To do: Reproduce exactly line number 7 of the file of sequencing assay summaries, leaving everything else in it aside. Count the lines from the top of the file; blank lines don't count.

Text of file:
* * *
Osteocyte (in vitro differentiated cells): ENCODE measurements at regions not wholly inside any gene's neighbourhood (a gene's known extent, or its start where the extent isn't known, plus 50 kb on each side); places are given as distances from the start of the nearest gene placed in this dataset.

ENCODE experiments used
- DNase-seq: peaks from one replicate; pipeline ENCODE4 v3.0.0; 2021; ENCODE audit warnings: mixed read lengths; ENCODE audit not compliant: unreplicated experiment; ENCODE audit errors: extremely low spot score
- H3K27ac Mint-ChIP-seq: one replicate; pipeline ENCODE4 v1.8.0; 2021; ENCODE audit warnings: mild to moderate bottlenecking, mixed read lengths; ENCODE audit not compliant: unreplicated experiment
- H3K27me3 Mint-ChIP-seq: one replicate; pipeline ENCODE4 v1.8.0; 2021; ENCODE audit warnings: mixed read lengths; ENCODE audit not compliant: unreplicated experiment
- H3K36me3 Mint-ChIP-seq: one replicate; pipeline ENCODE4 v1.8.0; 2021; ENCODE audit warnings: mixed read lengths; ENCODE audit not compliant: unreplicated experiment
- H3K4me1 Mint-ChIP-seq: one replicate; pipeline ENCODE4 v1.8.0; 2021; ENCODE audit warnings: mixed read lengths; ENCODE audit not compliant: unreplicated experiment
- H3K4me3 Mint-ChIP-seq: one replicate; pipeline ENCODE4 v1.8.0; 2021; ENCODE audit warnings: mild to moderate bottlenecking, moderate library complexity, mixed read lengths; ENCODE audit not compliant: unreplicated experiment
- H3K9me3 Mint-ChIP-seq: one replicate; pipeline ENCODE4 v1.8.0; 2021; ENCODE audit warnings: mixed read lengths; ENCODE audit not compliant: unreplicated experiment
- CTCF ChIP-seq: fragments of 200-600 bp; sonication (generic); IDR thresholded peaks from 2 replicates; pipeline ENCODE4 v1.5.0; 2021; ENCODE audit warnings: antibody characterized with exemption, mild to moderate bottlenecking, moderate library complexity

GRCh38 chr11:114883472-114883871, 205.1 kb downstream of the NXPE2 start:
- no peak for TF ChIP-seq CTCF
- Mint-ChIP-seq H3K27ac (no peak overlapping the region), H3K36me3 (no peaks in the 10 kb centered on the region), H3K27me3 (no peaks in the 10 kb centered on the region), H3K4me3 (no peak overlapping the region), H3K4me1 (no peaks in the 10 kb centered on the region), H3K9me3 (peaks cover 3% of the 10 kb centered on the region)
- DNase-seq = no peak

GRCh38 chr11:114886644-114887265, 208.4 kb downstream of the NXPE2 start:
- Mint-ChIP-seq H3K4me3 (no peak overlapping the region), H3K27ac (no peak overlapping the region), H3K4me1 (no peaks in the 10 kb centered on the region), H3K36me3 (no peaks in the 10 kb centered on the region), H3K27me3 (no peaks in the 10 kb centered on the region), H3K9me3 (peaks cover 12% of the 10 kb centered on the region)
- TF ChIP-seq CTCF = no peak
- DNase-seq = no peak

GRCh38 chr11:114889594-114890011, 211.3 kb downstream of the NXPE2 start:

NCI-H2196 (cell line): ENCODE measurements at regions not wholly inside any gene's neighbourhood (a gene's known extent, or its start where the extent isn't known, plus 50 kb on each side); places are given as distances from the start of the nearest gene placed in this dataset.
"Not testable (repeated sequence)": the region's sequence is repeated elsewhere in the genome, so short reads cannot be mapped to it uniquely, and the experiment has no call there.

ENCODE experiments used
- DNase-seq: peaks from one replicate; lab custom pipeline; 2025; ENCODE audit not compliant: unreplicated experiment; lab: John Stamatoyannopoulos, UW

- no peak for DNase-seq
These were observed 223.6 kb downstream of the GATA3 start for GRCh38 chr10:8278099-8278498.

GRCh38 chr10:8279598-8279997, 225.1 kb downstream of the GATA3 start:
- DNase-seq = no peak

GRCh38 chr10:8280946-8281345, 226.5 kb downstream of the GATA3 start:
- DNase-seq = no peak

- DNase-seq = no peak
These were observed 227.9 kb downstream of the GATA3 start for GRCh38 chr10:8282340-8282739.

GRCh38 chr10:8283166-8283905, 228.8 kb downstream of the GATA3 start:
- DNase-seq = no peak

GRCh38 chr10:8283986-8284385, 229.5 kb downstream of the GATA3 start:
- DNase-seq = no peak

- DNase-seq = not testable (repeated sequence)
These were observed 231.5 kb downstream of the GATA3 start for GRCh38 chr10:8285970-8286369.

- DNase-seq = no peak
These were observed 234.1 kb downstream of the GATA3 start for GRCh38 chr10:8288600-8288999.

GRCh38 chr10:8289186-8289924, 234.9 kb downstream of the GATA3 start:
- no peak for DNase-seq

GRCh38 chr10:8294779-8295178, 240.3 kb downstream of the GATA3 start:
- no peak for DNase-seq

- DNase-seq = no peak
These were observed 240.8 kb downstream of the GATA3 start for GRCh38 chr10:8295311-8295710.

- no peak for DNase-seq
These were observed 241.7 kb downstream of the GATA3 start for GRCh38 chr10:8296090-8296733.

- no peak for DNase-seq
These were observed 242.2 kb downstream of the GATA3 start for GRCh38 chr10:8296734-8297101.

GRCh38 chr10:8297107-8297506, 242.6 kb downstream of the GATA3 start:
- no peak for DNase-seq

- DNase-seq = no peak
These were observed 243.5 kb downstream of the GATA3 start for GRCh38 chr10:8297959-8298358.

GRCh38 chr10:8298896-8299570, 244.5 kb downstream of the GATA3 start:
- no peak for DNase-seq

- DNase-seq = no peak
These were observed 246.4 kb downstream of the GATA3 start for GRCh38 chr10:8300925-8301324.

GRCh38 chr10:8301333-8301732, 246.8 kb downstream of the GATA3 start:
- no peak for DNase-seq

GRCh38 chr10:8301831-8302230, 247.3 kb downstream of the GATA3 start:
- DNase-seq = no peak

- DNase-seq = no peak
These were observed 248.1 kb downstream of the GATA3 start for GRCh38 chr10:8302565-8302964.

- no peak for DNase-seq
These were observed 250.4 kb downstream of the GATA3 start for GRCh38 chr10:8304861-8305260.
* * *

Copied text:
- H3K4me1 Mint-ChIP-seq: one replicate; pipeline ENCODE4 v1.8.0; 2021; ENCODE audit warnings: mixed read lengths; ENCODE audit not compliant: unreplicated experiment